Second World War hero Pte. Devries exemplified the very best of Jewish honour
Second World War hero Pte. Devries exemplified the very best of Jewish honour following the precepts of the legendary Jewish soldier Judah Maccabee, whose deeds are celebrated on Chanukah. Stated Maccabee, “It is better for us to die in battle than to see evil deeds against us and our sanctuary.” May the memory of Pte. Michael De Vries be for a blessing. Bernie M. Farber is the chair of the Canadian Anti-Hate Network and the former CEO of Canadian Jewish Congress.
OTTAWA — The Department of National Defence says 16 military members that a report last year linked to hateful actions or groups have been warned, disciplined or ordered to take counselling, but allowed to remain in uniform.
National Defence had previously reported that seven of the 36 members identified through the 2018 military-intelligence report on white supremacy and hate groups in the ranks were no longer in the Canadian Armed Forces.
The department had been unable to provide any further information on the others until now, sparking questions and criticism from anti-hate advocates over whether military officials were taking the issue seriously enough.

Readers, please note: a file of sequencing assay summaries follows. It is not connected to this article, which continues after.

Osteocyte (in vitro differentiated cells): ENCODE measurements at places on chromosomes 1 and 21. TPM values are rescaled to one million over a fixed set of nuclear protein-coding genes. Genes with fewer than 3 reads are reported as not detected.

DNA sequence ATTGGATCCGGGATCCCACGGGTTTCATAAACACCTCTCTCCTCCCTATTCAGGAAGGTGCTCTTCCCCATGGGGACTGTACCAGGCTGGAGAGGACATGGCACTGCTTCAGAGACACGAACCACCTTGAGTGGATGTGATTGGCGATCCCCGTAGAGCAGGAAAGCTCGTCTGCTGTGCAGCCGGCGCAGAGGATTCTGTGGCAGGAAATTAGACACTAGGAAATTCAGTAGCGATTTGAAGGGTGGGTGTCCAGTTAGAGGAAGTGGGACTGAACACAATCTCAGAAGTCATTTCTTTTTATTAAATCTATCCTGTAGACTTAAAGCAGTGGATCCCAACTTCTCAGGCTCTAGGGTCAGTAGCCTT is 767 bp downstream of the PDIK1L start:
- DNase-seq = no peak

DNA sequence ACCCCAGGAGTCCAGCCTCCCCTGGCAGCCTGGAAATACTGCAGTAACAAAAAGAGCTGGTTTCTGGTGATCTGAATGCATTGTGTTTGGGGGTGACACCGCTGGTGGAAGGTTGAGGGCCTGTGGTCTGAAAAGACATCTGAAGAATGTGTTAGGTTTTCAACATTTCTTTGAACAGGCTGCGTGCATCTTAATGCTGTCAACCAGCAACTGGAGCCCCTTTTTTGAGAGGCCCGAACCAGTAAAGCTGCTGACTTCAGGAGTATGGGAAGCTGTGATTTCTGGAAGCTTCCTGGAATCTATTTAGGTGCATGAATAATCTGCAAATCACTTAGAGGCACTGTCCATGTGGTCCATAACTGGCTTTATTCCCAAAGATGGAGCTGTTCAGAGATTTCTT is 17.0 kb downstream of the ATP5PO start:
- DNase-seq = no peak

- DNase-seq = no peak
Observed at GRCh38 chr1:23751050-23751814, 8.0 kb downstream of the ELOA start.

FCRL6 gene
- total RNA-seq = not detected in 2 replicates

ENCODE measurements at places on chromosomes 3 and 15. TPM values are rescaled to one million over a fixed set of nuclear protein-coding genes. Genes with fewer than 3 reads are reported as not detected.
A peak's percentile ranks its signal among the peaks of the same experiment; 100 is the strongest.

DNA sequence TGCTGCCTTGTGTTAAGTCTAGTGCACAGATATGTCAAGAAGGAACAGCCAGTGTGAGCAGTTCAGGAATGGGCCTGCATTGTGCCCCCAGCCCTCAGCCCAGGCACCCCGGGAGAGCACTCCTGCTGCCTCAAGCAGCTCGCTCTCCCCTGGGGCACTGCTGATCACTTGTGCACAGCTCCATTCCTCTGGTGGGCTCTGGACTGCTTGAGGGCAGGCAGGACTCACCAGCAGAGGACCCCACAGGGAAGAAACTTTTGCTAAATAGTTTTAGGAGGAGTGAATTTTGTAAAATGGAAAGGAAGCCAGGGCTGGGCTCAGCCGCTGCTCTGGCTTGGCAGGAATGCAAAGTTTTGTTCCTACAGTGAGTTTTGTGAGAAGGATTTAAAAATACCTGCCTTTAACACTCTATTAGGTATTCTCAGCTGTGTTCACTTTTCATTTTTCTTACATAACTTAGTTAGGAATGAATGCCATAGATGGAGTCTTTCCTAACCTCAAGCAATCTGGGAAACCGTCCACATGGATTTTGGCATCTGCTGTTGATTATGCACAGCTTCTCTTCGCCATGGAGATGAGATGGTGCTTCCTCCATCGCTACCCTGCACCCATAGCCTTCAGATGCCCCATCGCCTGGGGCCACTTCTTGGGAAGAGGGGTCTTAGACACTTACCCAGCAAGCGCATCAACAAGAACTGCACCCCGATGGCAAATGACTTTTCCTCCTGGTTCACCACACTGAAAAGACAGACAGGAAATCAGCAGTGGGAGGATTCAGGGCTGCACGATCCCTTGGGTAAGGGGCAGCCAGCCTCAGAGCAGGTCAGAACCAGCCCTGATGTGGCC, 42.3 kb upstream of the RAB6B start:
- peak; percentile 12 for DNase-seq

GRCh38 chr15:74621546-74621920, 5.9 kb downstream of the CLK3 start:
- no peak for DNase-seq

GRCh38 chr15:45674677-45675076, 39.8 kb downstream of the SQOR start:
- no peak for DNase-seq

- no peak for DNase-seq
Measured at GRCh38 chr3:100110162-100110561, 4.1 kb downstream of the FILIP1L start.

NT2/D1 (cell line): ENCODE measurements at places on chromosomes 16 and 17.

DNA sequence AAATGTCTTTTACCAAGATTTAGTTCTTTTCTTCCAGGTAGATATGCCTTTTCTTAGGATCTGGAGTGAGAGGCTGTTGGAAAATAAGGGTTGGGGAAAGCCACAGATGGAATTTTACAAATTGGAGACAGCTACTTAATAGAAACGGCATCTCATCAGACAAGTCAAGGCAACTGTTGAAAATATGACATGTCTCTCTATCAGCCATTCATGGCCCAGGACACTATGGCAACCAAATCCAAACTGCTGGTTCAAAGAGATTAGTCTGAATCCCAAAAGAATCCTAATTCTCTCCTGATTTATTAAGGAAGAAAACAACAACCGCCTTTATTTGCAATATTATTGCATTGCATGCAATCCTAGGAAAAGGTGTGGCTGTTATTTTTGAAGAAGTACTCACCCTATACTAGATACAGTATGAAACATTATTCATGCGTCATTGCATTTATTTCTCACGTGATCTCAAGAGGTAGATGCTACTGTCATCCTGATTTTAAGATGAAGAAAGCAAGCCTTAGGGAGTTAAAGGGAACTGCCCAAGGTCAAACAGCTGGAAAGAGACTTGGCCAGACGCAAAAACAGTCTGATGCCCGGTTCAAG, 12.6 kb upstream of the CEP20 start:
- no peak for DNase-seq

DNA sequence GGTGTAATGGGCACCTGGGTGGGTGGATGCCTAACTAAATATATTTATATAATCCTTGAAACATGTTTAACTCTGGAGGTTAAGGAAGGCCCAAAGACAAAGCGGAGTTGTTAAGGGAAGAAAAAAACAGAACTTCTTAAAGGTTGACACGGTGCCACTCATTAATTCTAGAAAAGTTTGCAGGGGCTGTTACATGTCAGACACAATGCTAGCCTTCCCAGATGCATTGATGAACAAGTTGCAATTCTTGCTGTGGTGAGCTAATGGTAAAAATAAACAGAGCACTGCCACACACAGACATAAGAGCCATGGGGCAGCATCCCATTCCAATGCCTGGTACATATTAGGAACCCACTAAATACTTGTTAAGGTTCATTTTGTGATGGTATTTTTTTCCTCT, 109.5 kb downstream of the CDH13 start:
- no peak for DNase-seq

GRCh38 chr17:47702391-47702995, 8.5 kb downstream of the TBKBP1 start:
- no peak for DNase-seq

Vancouver hospital has key role in training Canadian military trauma surgeons
Perhaps you’re aware Canadian journalists are sometimes embedded with the armed forces in war zones; you’re probably less aware that military doctors are embedded at Vancouver General Hospital. It’s a program begun about 20 years ago to keep Canada’s military medical people primed in trauma care and ready to deploy at almost a moment’s notice. Dr. Philip Dawe, trauma and acute care surgeon at VGH and a Canadian Forces major, is the third military doctor to head the Canadian Forces Trauma Training Centre West (another, CFTTC East, has opened in Montreal).
As for the remaining 13 cases, National Defence would only say some of them are ongoing.
The update comes as new documents obtained by The Canadian Press through an Access to Information request reveal military officials initially wanted to charge an officer cadet and kick him out of the Forces for associating with the far-right Proud Boys group.
Military prosecutors eventually said there was no reasonable prospect of convicting the cadet because it would violate his charter rights while senior officers decided to let him stay after he told them that he was no longer part of the Proud Boys.
Court clears $900M settlement for military and civilian victims of sexual misconduct .
The Federal Court has formally signed off on a $900 million class action lawsuit settlement for members of the Canadian military and employees of the Department of National Defence who were victims of sexual assault and misconduct. The case was initiated by seven former members of the Armed Forces on behalf of past members and those still serving.The court determined the federal government's settlement offer is fair and reasonable, said a statement from the law firm representing the victims, who are now being encouraged to apply for compensation.